25 October 2005

Jollibee? McDonalds? KFC?

Going back to my LPIII post and reading the comments made me hungry yesterday! So I headed straight for the nearest Jollijeep station and got my fill of lumpiang toge' (mung bean sprouts) and turon (fried bananas). Ah, now I can't blame you guys for getting hungry when you read up on food posts here because I personally experienced the effect [which is ironic, because this isn't even supposed to be a food blog!]. Don't take it on me though if you gain a few pounds! :-)

And a while ago, I had two pieces Chickenjoy with rice, extra rice, and iced tea from no other than food chain Jollibee! Well, aside from mentioning this store in a previous post, it's the nearest one to our office where I can get my chicken fix.

But I prefer the spicy chicken of KFC. Top that with their yummy gravy and you get a tummy-filling lunch! What's the secret of their gravy anyways? It's just too good to pass up on! Second on my list is McDonald's. Although I seem to be sensing a difference in taste to their chicken these days than the one I got hooked on. And third on my list is Jollibee's Chickenjoy. I don't know ... I just prefer McDonald's chicken over Jollibee's. But it's good though that both serves unlimited gravy already. But I'm not too picky. Whichever store is nearest at the moment I get my chicken craving gets my order.

So which chicken meal do you prefer? McDonald's, Jollibee, or KFC?
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22 October 2005

My streetfood heritage (A Lasang Pinoy III entry)

Street food ... something that the young and old alike share in the Philippines. In Baguio where I grew up, we loved having Snow Cream, a crushed ice concoction with milk and pineapple juice. Perfect cooler after running around in Burnham Park in the breezy afternoon! When at home, we would hear the shrill echo of "tahooooo!" in the neighborhood streets. We would run off to the kitchen, get our bowls and tall glasses, and line up for the Taho vendor to scoop up our share of the soybean curd, sweeten it up with arnibal (sugar syrup), and mix in sago (gelatinous balls) for good measure. And off to the front stairs we seat to enjoy our taho! And then there's the puto and kutsinta (rice cakes) vendor and his horn, his two cylindrical metal containers with domed covers tied at each end of a pliant bamboo pole, and balanced over one shoulder. And who wouldn't love halo-halo on a hot summer afternoon? Yep, even in Baguio, halo-halo is widely appreciated.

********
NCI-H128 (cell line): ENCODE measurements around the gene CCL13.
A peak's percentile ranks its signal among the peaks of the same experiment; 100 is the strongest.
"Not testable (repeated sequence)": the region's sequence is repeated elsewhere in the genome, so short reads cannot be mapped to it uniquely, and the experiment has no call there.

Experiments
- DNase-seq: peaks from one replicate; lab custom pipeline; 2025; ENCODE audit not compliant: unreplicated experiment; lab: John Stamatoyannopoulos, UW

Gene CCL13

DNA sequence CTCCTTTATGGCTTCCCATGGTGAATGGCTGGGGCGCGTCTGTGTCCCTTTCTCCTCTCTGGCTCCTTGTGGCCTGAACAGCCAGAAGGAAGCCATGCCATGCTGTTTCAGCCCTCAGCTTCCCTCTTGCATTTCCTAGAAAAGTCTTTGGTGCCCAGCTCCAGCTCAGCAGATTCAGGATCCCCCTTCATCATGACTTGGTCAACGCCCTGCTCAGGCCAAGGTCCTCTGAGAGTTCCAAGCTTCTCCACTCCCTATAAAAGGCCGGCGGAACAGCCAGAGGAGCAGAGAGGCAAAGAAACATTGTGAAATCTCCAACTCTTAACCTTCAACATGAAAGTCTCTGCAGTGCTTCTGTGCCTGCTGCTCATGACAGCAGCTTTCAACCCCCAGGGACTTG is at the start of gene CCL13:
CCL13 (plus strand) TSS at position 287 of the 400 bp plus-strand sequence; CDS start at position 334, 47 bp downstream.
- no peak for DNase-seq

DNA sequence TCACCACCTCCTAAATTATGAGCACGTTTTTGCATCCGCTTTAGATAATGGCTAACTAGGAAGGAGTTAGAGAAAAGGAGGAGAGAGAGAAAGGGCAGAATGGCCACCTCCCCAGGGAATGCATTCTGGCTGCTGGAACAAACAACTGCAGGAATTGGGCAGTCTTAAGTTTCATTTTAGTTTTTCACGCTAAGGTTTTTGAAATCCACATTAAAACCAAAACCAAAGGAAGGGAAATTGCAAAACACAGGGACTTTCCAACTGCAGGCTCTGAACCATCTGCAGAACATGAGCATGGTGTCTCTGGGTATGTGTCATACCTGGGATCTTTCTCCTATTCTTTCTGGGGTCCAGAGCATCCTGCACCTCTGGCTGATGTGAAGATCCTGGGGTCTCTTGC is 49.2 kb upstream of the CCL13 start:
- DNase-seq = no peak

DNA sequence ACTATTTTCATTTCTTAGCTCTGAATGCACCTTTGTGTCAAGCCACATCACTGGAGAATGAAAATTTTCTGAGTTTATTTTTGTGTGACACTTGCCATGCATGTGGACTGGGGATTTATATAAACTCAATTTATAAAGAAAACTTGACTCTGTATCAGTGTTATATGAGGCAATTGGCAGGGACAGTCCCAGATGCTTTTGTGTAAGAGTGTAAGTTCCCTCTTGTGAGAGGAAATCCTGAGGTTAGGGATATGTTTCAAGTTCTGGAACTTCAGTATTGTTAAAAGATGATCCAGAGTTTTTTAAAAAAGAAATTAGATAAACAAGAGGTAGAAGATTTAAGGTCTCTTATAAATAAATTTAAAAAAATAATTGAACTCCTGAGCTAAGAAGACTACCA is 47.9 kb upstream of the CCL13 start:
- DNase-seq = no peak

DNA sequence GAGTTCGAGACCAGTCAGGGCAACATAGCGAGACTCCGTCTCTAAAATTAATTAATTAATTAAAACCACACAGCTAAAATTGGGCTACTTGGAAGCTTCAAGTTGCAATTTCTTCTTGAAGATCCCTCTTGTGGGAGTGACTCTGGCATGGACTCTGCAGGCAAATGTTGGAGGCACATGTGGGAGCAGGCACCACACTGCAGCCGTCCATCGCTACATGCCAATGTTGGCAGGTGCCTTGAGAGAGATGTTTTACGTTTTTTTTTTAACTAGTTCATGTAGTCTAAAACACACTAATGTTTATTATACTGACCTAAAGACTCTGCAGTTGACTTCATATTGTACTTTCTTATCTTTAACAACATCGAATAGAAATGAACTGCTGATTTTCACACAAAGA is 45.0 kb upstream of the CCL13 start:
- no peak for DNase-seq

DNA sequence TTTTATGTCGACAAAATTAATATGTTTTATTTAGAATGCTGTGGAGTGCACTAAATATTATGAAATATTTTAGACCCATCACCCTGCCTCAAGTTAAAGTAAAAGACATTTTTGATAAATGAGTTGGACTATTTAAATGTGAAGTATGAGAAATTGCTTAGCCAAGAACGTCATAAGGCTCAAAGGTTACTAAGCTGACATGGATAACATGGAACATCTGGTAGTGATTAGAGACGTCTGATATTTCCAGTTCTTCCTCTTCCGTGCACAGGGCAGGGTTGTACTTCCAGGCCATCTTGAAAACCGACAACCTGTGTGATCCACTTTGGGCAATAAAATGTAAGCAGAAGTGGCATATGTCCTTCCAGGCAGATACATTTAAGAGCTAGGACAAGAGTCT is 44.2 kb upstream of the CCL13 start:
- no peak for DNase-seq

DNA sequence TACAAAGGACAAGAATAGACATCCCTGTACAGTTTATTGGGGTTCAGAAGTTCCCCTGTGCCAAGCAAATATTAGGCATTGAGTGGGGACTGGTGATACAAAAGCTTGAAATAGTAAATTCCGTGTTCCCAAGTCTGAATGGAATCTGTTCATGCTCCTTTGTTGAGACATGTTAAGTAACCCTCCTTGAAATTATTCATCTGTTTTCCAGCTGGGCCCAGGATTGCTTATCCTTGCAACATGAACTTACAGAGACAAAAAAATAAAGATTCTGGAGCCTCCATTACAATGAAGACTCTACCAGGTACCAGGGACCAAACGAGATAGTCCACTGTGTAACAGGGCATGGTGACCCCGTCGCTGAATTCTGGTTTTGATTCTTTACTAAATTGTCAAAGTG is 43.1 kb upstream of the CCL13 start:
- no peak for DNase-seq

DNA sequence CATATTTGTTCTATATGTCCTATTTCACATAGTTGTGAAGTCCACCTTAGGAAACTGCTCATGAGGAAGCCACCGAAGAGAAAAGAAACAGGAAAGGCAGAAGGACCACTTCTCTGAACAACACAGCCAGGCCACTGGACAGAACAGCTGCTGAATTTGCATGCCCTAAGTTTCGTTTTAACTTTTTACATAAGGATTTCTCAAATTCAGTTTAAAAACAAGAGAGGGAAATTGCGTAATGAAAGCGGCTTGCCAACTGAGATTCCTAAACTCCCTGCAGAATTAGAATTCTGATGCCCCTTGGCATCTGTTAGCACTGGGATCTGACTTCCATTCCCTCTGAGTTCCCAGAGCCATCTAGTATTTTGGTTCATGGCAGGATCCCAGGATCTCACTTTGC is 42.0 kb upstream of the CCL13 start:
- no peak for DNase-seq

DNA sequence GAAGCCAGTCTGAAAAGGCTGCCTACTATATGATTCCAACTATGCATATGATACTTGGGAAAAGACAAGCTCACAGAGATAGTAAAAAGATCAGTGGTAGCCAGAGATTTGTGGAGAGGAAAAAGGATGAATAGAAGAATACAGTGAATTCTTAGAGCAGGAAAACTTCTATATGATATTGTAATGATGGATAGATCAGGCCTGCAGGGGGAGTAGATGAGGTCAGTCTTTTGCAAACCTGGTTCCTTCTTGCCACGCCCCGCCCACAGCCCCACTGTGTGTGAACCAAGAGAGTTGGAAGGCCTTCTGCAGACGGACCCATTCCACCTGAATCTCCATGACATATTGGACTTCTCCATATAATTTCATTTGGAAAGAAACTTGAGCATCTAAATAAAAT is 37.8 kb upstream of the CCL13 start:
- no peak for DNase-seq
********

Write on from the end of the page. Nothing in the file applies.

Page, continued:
I miss the Snow Cream most especially. Their carts used to be abundant in Burnham Park, but I have seen no trace of them in years. They have been replaced by the stationary binatog vendors, with their vats of steamed corn and shredded coconut wafting lazily through the air.


Here in Manila, I got a taste of street fare the city has to offer. Most recently is this thing called Pares (pronounced as is). I can count with one hand the number of times I have eaten in a pares stall, particularly because ... well, I do not like eating out alone. Only when somebody invites me to eat in a pares stall do i get to do so. I have mentioned such a story in a previous post but did not come accompanied with photos. Here are some I took a couple of nights back.
A Pares stall in Makati Avenue
One order coming right up! (You're given a bowel of brownish rice and a soupy dish)
Nearby is a squidball vendor. Strange, after eating two orders of rice at the Pares store, one of my colleagues headed off to the squidballs and munched some more. Can't get enough of street food, eh?

And then there are the "processed" fruit vendors, with pineapples conveniently sliced for you (add a dash of salt and you're ready for a mouth-watering treat!). They also have skewered mangoes dipped in vinegar, and sliced seasonal fruits such as watermelons.

While Pares and the fruit stall produce is not part of my regular diet, Jollijeep offerings has definitely become one. Jollijeep is a fun Filipino term for those roadside stalls that offer breakfast, lunch, dinner, and merienda in-between. These stalls were originally modified jeepneys, with their wide window openings retrofitted with ledges to display the meals available for the day. Some have already been sized up in cellophane for take-out, while dine-in customers can have their order served on plates. You have to eat standing, though.

These jeepneys would position themselves on a strategic parking slot in Makati and pay for the entire day's parking fee. Business caught on, and soon these mobile food vendors sprouted everywhere. The local government caught on and offered stationary stalls with a fixed monthly rent instead. But the name Jollijeep (derived from the fastfood store Jollibee stuck. Street food on a "professional" level!

These stalls have even produced specialties. Like, the best place to get your laing fix is in Aguirre Street. And if you like lumpiang shanghai, you can get it near Salcedo Place. But if you're in a hurry, simply head off to the nearest Jollijeep store for a truly fastfood fare.

Still, I truly miss that cold, sweet concoction from my childhood years: the Snow Cream. Wish I could have a taste of that one more time ...